In the modern world of web development you will need to consume automatic external calls to your application at some point. These calls will trigger some sort of action in your application and are usually called webhooks. It is very hard to debug these, since you cant really point webhooks to your local development environment. To overcome this we will use SSH tunnel to direct traffic to our local development server.
This example is using Django web framework but you really can adapt it to any language or framework. This approach was tested on Ubuntu server with local Django project setup on OS X.
Install SSL devserver
Firstly we will need to install sslserver since the default Django development server does not support SSL. The django-sslserver is a great fit and you can install it easily using pip:
pip install django-sslserver
Add to installed apps:
INSTALLED_APPS += ( 'sslserver', )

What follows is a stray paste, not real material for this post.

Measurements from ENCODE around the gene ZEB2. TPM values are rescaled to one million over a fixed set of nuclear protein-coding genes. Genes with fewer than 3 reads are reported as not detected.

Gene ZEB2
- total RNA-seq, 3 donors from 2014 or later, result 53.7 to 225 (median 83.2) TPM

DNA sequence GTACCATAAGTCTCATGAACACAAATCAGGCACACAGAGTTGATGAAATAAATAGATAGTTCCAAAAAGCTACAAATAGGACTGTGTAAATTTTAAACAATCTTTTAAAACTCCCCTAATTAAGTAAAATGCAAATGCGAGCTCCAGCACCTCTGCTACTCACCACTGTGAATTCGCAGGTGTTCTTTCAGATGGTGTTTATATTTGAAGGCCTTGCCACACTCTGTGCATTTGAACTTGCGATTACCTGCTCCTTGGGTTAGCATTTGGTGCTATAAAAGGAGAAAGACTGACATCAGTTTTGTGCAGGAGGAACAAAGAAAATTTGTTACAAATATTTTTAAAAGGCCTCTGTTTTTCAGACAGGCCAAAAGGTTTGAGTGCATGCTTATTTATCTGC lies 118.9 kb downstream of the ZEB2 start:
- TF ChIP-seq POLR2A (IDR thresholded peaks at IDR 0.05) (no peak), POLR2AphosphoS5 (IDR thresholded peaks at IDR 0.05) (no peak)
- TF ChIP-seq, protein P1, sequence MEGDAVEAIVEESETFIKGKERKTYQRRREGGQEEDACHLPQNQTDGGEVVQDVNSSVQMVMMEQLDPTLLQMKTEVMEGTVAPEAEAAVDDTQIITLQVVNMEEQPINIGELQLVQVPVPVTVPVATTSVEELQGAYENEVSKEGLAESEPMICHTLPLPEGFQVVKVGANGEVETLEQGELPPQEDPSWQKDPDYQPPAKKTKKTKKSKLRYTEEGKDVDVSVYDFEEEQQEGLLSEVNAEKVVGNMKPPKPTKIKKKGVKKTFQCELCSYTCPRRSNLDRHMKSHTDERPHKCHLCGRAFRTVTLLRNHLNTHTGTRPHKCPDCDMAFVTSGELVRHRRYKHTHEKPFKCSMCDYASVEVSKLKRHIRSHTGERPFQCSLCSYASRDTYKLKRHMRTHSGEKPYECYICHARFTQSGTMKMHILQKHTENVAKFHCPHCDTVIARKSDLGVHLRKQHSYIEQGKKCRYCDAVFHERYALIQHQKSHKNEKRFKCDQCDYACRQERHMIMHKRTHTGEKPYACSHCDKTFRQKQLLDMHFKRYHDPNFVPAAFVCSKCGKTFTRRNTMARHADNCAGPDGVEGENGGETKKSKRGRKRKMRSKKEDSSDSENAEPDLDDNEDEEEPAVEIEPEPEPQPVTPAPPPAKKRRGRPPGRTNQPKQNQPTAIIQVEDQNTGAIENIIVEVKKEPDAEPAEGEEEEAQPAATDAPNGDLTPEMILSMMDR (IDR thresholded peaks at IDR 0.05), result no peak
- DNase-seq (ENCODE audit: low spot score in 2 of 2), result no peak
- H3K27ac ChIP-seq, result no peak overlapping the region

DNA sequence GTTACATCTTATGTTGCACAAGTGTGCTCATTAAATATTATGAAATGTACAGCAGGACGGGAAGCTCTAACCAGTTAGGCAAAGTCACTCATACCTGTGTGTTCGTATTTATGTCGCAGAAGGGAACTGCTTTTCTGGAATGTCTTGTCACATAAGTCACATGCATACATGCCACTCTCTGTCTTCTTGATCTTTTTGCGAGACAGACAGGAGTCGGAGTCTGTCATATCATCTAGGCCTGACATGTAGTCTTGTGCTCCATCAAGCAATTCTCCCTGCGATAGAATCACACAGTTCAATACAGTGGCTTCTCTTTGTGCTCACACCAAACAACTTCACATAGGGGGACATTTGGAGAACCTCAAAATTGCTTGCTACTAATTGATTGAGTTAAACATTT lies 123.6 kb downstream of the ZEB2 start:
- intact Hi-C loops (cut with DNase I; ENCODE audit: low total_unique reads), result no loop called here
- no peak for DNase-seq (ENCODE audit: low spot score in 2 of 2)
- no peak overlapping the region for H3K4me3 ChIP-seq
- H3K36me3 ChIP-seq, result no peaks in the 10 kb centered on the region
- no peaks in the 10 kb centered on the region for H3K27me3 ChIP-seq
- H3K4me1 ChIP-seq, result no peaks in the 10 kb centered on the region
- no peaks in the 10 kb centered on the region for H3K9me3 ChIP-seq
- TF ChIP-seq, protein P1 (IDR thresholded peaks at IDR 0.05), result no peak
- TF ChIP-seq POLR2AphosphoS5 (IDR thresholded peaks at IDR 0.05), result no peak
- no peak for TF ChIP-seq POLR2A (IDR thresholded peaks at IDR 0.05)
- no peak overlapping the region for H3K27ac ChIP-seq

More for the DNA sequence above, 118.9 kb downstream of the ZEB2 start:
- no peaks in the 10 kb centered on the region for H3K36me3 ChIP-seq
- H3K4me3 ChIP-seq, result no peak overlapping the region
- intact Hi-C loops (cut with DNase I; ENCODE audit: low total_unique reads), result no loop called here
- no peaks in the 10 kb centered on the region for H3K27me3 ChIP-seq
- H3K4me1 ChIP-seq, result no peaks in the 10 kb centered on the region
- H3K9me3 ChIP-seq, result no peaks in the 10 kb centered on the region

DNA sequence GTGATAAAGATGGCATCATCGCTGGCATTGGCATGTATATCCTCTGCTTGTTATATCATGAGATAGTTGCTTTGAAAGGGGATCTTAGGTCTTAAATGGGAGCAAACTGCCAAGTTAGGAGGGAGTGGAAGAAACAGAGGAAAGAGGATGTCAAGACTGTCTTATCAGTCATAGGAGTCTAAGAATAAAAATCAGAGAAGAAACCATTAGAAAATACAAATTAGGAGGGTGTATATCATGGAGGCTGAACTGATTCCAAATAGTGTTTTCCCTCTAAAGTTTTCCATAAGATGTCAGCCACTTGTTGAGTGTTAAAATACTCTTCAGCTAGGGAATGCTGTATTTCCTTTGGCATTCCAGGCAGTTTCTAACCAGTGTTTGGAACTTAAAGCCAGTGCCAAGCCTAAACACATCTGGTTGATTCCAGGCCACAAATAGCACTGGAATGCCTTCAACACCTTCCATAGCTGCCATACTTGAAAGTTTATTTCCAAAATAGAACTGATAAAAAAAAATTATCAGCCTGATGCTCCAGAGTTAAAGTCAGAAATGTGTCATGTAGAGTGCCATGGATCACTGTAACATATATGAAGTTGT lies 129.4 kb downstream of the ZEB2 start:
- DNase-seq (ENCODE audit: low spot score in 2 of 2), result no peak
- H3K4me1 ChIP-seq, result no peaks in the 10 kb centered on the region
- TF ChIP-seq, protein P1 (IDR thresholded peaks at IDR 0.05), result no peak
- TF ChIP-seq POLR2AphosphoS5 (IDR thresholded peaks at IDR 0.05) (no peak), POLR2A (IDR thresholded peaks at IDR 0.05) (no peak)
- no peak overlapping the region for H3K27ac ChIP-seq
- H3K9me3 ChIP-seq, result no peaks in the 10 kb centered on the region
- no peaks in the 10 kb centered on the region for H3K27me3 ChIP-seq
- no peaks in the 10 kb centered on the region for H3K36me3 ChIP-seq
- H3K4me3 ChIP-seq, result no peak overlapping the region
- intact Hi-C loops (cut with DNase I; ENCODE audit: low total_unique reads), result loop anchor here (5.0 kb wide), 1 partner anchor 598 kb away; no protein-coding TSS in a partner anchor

Configure remote server
We will need to enable the GatewayPorts in our SSH config. This setting specifies whether remote hosts are allowed to connect to ports forwarded for the client. You can update your /etc/ssh/sshd_config and enable it:
Open port on remote server:
ufw allow 5000
I am using ufw in this example, but you can really use any firewall (you are using firewall right?).
Run local SSL dev server
Run devserver with local copy of example.com certfificates on port 8000:
python manage.py runsslserver --key server.key --certificate server.crt --addrport 127.0.0.1:8000
Create SSH tunnel
Create SSH tunnel to forward all connections from remote host on port 5000 to local port 8000:
ssh -v -R 5000:localhost:8000 firstname.lastname@example.org -p 1234
Now every request that points to https://example.com:5000/ will be forwarded to our local development server that is running on port 8000.